IN a decision that has left the Hunter's thoroughbred industry reeling, the NSW Government today announced it would renew the Drayton South exploration licence (EL), which paves the way for the development of an underground mine on the site near Jerrys Plains.
The site, located adjacent to two of the world’s leading thoroughbred studs Godolphin (Woodlands) and Coolmore, is also nearby to the region’s major water source, the Hunter River.
Hoping to appease the equine studs, the government said there would be no open cut mining at the Drayton South site.
But, the horse breeders and their supporters have been fighting to have Drayton South’s EL 5460 cancelled to prevent any mine development at the site.
The two studs, the linchpins of the local industry, have in the past threatened to leave the Hunter unless the government cancelled the EL and ensured there was no mining near their operations.
The EL had expired on April 1, 2016, and the purchase of the now closed Drayton open cut and Drayton South sites by Malabar Coal, from its owners Anglo American, was dependent on the renewal of the licence.
Given the government’s announcement today it would be expected Malabar Coal will proceed with the sale and begin the work on making a development application for an underground mine at Drayton South.
Malabar Coal also owned the neighbouring yet to be developed Spur Hill mine underground.
This move by the government clearly shows they have not been listening to the thoroughbred industry who now expect to have years of landuse conflicts and Planning Assessment Commission battles costing millions.
Minister for Planning and Housing Anthony Roberts said the proposed amendment to state mining and planning policies would prohibit open-cut mining on the Drayton South exploration licence no matter who owns the land and would protect the valuable and world renowned horse studs in the area.
Mr Roberts said the project had been the subject of recommendations by the independent Planning Assessment Commission after merit-based assessment processes.
“PAC has twice refused open cut mining applications on the Drayton South exploration licence area and determined that open cut mining is incompatible with the unique combination of existing land uses in the area,” he said.
“The NSW Government has now taken action to address this incompatibility by proposing that applications for open cut mining cannot be made over the Drayton South exploration license.
“This will bring certainty to the community and local industry, including the internationally renowned equine operations in this area.”
Upper Hunter MP Michael Johnsen welcomed the move, saying it would potentially create hundreds of jobs in the mining sector and also protect the valuable horse stud industry nearby.
“This is a sensible compromise that allows for mining, but is mindful of the needs of the equine industry. It’s a win/win for both sectors,” he said.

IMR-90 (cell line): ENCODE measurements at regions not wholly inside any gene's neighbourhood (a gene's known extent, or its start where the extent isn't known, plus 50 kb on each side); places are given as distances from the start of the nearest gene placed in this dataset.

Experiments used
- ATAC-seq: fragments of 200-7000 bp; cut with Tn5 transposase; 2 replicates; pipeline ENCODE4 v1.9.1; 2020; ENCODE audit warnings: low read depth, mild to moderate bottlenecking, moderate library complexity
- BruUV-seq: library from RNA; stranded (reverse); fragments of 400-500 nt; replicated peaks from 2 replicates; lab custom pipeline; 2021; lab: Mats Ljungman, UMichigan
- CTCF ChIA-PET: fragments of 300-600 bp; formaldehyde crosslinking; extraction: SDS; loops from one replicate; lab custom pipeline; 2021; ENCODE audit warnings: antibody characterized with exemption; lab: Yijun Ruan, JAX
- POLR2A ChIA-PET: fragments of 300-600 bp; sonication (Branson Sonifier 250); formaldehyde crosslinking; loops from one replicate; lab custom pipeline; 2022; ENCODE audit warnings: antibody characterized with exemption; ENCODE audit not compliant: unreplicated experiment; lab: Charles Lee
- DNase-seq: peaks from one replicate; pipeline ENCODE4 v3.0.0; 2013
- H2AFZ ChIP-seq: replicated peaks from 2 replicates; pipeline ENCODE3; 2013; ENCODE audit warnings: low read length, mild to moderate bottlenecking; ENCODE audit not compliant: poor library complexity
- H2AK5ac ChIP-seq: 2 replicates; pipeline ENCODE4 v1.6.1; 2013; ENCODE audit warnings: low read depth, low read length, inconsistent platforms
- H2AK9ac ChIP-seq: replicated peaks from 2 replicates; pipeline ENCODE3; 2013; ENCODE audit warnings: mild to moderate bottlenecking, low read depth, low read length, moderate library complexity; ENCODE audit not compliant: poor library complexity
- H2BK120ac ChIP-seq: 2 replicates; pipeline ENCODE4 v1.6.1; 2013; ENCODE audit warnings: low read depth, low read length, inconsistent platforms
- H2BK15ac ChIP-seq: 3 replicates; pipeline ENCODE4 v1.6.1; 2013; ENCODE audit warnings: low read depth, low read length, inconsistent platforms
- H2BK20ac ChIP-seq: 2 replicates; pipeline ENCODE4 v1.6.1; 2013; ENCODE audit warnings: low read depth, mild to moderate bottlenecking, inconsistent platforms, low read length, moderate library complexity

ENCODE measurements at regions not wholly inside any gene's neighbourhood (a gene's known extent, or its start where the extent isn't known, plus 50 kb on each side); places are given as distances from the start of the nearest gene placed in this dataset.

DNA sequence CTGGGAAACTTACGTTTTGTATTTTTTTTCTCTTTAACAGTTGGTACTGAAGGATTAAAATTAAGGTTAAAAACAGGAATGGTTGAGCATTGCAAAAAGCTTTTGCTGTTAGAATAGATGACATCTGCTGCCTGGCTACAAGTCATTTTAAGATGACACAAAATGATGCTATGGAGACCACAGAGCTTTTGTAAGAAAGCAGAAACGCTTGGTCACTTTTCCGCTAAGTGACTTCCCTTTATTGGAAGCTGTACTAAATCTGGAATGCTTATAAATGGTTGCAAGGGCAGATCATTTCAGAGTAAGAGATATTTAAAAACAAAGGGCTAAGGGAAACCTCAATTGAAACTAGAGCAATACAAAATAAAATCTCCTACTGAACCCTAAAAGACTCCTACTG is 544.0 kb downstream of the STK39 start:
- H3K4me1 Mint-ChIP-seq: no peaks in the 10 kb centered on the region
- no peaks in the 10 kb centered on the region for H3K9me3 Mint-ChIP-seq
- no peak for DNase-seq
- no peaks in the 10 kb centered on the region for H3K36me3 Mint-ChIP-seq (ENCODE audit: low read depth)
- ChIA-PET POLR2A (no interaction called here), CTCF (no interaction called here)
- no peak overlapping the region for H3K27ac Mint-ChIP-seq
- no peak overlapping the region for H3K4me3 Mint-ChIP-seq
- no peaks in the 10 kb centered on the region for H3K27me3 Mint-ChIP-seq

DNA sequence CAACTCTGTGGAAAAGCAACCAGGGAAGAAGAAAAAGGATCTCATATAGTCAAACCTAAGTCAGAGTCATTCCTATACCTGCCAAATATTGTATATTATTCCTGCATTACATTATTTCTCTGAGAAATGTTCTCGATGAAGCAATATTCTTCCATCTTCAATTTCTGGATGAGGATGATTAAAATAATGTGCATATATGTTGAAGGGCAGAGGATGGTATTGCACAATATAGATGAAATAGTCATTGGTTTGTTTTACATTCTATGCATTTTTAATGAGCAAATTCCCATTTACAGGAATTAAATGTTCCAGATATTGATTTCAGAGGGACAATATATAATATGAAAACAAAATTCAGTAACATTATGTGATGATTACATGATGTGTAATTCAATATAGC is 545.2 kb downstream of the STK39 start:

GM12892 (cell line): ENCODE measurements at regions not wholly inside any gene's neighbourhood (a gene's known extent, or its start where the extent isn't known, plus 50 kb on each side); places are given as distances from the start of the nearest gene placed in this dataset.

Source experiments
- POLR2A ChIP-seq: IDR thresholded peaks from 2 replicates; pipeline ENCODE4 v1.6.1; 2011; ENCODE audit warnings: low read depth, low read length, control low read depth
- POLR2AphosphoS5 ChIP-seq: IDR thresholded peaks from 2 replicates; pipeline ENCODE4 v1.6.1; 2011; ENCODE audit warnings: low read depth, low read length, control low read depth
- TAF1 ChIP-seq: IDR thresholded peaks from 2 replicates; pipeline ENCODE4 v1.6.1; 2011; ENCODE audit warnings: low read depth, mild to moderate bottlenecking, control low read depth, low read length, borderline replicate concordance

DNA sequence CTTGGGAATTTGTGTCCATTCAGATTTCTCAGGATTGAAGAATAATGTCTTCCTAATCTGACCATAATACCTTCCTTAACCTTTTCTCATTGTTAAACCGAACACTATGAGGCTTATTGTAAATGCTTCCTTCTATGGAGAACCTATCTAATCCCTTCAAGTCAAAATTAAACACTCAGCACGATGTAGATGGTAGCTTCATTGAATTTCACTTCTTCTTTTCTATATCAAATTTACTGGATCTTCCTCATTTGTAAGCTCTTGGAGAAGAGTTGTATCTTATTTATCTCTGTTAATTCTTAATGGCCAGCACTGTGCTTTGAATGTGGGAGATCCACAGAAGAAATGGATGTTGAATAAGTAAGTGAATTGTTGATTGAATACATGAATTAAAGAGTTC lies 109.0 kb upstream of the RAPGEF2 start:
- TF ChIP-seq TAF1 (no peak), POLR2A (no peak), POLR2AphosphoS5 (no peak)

Underground mining exploration will be permitted on the site, potentially providing jobs and boosting the local economy.
“Given the protections the NSW Government is putting in place, I have renewed EL 5460 to permit exploration activity for underground mining only,” Minister for Resources Don Harwin said.
“As part of the renewal Malabar Coal has agreed to voluntarily relinquish all of the licence area south of the Golden Highway.”
Malabar Coal chairman Wayne Seabrook thanked the NSW Government for the opportunity to produce a scientific basis for an underground mine at the site that meets the high expectations of the local community.
“We are very pleased to be provided with this opportunity to develop a vastly different proposal for a future underground mine on the site,” he said.
“With the exploration licence renewed, we will now turn our attention to undertaking the very rigorous and detailed technical studies required to prepare a development application, which will incorporate the existing Drayton Mine infrastructure.
“If approved, Project Maxwell will create around 350 new direct jobs into the local community, $1.7 billion in royalties over the initial 30-year period, $600m per year in export income for NSW, $55m per year in wages and $100m per year in taxes.
“We are confident that, by mining underground, we can address concerns about past open cut proposals.
“An underground approach will make a dramatic difference in terms of impacts associated with dust, light, blasting, and noise.
“It will also mean the mine cannot be seen or heard from the local horse studs, which will be at least 5km away from the mine entry, and 15km away from the existing coal processing and rail infrastructure.
“As we have to date, we will continue to work closely with the local community to ensure that any concerns they may have are addressed in any future application.
“This is a common-sense decision from the NSW Government that recognises that rural communities need diverse economies if they are to continue to thrive.
“The Hunter Valley is a perfect example of this.
“For well over a century many different sectors have worked side by side here, creating a wide range of jobs for a wide range of people.
“A new mine at EL 5460 would allow that to continue for generations to come.”
The community can make submissions on the proposed amendments until December 14.
To view the proposed changes to the Mining and the State and Regional Development policies, visit http://www.planning.nsw.gov.au/draytonsouth